Such a material/immaterial split is not essential, and many Western traditions have proposed more elaborate divisions of the mind, including the sources of mainstream religion. The Hebrew Scriptures distinguish nephesh from ruach, and the Greek Testament distinguishes psyche from pneuma. Both of these divisions are often translated as “soul” and “spirit”. Lullian alchemy makes the distinction between spirit and matter one of degree; matter could be etherealised and spirit concentrated. Mid Seventeenth Century philosophers such as Joseph Glanville and Henry More used examples of ghosts and witches to make arguments about the complexity of the multi-part soul’s interaction with the world. Such arguments seem to have become incomprehensible in the Eighteenth Century and later. 
Other cultures can become more elaborate. The people of Zinancantan in Mexico have a 13 part soul (Helman, 1992: 109). According to Ruel (1970) the Banyang claimed that humans are individually connected to animals or other natural phenomenon (babu) into which they can transform, or send out as an extension of themselves. The babu moves in a parallel ‘shadow’ world, the ‘forest of babu’, with effects in this world – making humans sick or destroying crops for example.
The point of this reference is not just exoticism but to illustrate a schema which could easily be applied to online experience, but which seems unavailable to Westerners. There are separate but parallel worlds, one is a ‘shadow’ of the other, part of oneself goes into the other world and behaves differently (perhaps more socially “irresponsibly”), yet we are connected to this other self. Tensions in one world spill into the other.
Despite such traditions, we tend to polarise body and mind, often while criticising other people for doing so.
A recent tendency is to represent minds as software, with the result that the distinction between computers and minds blurs. Computers become host to the realm of spirits. There are “true stories” of ghosts of 17th Century Englishmen typing messages onto computers (Wester, 1989), and there was, at one time, ‘a clearing house for information about possessed PCs’ (Watson, 1990: 208). Research shows that many people approach computers as if the computers were conscious social actors (Weizenbaum,1993: 6-7; Frude, 1982: 62, 75, 77, 83; and Reeves and Nass, 1996). There are many science fiction novels in which computers become intelligent, in which human minds wander through computer networks, or in which Artificial Intelligences assume an independent and powerful net life of their own. 
Software can be seen as analogous to independent mind and hardware to body, even though software would be meaningless without the hardware it can run on. One result is that people can be reduced to nodes in networks of information, without thought of the metaphor’s implications.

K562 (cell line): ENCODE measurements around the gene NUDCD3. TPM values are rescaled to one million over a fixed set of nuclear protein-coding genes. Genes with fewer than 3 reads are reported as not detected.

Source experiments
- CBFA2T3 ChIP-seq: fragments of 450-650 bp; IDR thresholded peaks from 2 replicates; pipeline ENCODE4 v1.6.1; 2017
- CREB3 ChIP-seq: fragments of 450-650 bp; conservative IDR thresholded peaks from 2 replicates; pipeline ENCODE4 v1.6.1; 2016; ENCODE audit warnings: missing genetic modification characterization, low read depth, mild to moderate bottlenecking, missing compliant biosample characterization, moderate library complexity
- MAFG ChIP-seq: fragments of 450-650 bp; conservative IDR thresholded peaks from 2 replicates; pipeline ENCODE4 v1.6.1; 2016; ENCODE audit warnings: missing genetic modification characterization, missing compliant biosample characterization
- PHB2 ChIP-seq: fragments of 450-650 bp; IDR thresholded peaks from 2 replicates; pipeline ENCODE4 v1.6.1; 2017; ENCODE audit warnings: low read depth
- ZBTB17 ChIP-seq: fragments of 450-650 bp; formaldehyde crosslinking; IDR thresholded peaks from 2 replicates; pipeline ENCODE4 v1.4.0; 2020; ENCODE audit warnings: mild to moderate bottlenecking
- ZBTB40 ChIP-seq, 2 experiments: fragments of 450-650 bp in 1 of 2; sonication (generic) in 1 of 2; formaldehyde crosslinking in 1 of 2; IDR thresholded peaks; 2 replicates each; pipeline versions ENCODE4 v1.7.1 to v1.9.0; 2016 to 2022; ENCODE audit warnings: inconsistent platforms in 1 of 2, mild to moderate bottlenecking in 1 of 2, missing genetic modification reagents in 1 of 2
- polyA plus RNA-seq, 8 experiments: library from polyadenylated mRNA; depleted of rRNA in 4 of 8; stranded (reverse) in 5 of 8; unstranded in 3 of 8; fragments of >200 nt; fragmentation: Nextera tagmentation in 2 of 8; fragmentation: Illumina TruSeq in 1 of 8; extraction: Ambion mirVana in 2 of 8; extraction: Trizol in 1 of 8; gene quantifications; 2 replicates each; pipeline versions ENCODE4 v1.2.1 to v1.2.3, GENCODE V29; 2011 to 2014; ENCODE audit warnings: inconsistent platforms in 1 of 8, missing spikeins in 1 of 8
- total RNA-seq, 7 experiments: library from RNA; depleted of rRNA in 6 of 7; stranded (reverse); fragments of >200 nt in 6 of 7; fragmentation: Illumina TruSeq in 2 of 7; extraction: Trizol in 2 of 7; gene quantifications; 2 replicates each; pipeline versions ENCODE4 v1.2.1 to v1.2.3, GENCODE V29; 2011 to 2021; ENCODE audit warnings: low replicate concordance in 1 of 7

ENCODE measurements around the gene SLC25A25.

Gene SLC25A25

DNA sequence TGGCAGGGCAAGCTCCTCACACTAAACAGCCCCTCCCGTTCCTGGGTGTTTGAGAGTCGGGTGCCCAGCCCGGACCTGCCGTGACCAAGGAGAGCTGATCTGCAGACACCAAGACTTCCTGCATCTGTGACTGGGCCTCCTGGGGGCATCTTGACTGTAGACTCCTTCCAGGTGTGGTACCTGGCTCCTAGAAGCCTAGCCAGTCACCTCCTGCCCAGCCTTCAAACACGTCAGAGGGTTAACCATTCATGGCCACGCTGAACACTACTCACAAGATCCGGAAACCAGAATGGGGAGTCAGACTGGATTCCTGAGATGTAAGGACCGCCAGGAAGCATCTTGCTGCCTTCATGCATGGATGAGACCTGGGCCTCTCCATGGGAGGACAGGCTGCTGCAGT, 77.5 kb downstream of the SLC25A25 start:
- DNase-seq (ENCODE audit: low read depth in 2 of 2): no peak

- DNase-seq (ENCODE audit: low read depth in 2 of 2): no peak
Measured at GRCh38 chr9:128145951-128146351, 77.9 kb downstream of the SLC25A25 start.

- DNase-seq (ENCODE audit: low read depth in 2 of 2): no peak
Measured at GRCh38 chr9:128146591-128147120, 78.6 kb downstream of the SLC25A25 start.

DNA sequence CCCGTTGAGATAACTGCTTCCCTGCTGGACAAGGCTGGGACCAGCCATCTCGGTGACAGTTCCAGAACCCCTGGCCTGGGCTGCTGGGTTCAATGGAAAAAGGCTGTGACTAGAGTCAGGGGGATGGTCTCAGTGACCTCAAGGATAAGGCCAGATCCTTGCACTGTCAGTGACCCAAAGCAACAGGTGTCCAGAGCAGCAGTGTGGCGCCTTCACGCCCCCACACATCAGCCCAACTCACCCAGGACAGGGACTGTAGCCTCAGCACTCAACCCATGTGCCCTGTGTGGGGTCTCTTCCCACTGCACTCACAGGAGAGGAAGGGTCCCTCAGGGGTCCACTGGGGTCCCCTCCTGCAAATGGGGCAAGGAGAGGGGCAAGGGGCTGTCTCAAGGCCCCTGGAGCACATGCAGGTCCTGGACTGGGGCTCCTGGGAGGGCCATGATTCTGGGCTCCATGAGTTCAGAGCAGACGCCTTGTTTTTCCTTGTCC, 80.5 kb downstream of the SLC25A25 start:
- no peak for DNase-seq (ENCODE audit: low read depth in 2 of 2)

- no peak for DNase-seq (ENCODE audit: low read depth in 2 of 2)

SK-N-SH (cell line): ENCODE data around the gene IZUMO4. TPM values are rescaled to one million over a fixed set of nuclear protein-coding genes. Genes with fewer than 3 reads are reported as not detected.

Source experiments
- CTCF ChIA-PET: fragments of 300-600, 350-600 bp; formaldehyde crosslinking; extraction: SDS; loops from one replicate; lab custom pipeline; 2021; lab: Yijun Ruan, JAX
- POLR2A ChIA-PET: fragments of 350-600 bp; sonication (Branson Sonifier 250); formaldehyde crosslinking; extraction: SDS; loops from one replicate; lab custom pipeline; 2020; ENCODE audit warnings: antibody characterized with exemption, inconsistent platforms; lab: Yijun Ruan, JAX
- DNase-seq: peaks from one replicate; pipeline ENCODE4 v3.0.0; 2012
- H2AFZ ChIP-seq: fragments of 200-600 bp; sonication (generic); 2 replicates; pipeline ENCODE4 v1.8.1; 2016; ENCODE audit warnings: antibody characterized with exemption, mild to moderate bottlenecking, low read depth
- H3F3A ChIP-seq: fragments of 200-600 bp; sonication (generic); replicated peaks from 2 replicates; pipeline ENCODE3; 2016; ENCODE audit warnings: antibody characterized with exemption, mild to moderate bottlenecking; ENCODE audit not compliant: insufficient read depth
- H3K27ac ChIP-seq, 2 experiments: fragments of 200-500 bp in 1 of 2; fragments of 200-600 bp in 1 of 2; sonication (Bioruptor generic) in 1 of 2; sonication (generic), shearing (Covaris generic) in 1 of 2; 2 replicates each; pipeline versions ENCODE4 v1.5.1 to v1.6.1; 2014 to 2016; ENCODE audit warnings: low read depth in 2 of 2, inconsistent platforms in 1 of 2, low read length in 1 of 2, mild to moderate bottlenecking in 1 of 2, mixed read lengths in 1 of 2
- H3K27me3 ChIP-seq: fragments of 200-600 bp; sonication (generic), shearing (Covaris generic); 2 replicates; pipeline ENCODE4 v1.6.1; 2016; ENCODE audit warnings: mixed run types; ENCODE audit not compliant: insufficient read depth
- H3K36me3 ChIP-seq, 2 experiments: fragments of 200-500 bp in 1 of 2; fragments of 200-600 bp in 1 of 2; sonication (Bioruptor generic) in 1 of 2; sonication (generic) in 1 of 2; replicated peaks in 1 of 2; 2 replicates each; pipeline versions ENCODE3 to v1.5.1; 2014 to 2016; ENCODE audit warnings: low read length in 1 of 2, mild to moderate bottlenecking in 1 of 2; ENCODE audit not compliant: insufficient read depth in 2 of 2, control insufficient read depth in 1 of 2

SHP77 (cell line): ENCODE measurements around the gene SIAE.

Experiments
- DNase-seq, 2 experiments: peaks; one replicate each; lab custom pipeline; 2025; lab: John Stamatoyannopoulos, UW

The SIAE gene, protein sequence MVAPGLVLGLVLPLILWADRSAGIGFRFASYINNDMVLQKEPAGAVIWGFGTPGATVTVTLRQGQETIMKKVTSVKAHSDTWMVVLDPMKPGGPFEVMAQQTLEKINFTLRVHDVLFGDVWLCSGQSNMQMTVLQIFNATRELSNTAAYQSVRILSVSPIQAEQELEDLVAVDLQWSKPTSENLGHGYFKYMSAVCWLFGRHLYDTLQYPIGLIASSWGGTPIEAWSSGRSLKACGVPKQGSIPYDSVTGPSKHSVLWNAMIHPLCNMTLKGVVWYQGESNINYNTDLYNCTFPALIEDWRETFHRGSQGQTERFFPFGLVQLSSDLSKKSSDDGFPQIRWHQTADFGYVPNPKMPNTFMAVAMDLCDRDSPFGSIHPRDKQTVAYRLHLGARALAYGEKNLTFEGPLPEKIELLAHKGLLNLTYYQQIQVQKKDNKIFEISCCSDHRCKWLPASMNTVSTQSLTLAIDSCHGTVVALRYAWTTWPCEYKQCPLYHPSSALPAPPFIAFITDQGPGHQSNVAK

In his book Mind Children (1988), Hans Moravec, director of the Mobile Robot Lab at Carnegie-Mellon University, describes four imagined procedures for transferring a person’s mind to a machine to gain spiritual immortality – most of which assume that replication is equivalent to identity.  Ed Regis quotes Moravec as saying:
The idea that your essence is software seems a very small step from the view that your essence is spirit… This is not some way of tricking you into being less than you are; you’re going to be more than you are… It really is a sort of Christian fantasy: this is how to become pure spirit (Regis, 1990: 6, 176).
Academic Iain Chambers casually invokes a similar complex of ideas:
in the zone of “bodiless exultation” in cyberspace, we also confront the alchemy of anthropological mutation… Here in the infinity of the memory chips the body of homo telematicus is finally superseded, dematerialized. Projected into the fourth and eternal dimension of cyberspace, anatomy is replaced by the electric impulses of “pure” intelligence (Chambers, 1994: 54, 60).
4.2: Online Bodies as Ghosts
“Disembodied” is a term frequently used in academic analysis of online life. For example Dery writes of ‘disembodied… combatants’ (1993: 559), Marcus of a ‘disembodied medium’ (1996a: 23), McLagan of ‘disembodied communication’ (1996: 161), Danet et al of ‘disembodied “virtual play”’ (1998: 41), while Wertheim ambiguously oscillates between arguing that people perceive Cyberspace as immaterial or that it is an ‘immaterial space of mind’ (1999: 41, 228-9, 231-2).
Email is also sometimes stated to be like “disembodied” or, “mind to mind communication”. This model, and attacks on this model, were moderately common on Cybermind. For example John writes: